What Japan appears to be up to, in short, is a sort of shell game. Immediately she wants to negotiate a new trade treaty with the United States to take the place of the one which expires Jan. 14, for such an agreement is greatly important to Japan, which must still look to the United States as the main source of supply for many important war goods, particularly iron. And at the same time, she wants to lull public opinion in this country, to the end of grabbing off the mastery of the Pacific while we sleep.

Apparently, she hopes to do both without actually making any real concessions. But Washington does not seem minded to oblige her.

Site Ed. Note: While the giant slept...


Confederate Ghost Yanks A Man From The Reds

Mr. Howard Rushmore has quit as movie critic of The Daily Worker, Communist newspaper published in New York, and gone out of the party at the same time. Hereafter, he announces he is going in for "old-fashioned American Americanism."

One thing that contributed to Mr. Rushmore's returning enthusiasm for his country was the fact that the Reds forgot to pay him the salary of $25 a week after the Hitler-Stalin pact was made in August. Moscow apparently decided she needed the money at home, and the pickings for the Comrades in New York have been pretty lean.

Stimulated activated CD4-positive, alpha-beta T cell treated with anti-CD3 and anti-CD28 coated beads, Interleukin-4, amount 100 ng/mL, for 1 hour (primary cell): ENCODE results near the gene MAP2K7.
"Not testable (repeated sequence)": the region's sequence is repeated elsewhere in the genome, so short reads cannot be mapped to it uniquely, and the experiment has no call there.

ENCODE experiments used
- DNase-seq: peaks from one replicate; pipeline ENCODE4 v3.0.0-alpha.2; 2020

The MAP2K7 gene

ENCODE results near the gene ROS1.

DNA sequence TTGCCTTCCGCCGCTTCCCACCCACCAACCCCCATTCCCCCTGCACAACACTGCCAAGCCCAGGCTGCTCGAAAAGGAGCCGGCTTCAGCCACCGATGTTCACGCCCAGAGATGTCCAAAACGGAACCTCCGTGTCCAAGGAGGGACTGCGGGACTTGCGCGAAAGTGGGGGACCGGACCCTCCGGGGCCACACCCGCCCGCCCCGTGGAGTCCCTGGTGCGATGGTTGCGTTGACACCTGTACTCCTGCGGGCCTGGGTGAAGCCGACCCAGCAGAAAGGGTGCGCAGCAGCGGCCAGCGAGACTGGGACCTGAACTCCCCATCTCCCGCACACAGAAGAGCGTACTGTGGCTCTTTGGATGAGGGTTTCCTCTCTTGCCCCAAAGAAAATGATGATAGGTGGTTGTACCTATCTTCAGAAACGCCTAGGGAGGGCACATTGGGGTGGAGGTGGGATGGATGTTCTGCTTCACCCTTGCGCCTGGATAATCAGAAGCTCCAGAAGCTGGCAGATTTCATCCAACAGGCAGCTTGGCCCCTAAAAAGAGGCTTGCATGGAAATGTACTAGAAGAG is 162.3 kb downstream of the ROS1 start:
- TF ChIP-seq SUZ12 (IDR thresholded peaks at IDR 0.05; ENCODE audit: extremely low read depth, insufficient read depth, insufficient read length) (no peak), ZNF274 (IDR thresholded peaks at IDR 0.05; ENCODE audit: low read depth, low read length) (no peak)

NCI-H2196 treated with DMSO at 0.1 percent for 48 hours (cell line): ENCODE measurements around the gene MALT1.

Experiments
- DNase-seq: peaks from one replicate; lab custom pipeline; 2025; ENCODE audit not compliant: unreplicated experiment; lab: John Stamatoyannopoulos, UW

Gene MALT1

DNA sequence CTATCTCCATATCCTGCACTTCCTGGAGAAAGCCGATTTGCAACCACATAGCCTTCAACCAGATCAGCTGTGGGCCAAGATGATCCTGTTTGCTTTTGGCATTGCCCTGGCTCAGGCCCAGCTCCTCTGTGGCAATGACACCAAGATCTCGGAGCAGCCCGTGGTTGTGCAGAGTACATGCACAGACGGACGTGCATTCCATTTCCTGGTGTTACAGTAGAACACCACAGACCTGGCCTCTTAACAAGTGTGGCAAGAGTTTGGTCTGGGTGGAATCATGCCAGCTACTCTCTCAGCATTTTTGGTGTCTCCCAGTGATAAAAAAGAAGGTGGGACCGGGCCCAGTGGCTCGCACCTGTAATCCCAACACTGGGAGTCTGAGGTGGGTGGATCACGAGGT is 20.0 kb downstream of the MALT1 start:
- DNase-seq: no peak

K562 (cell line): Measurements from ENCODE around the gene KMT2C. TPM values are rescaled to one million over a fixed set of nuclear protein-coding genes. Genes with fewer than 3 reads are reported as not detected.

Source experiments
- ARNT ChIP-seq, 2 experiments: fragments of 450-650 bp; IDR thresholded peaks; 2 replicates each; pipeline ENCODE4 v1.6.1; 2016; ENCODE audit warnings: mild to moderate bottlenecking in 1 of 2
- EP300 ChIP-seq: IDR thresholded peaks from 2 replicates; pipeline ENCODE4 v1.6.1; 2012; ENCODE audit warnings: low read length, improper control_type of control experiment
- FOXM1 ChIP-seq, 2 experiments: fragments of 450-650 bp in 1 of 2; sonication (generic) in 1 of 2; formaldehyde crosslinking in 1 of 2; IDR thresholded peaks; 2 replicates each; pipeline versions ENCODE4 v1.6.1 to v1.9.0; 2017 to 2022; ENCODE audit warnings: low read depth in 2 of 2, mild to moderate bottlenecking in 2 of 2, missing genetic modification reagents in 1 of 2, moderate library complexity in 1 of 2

But the thing that seemed to have decided Mr. Rushmore finally was the ghost of his old grandpapa--a soldier in the Confederate army.

The Daily Worker ordered Mr. Rushmore to pan the moompicter, "Gone With The Wind," as a low piece of capitalistic propaganda, designed to restore slavery and get William Tecumseh Sherman down off that pedestal in Washington. Mr. Rushmore's artistic conscience rebelled a little at that. But his historical conscience rebelled more.

Not that he was greatly taken with the picture. He thought it a "magnificent bore." All the same, there was that old grandpop, and his mother's stories of that old war. And remembering those stories, he reflected that the picture seemed to be sound enough historically. Probably fell to wondering, too, however it had happened that the descendant of a Confederate soldier found himself in such strange and unsavory company.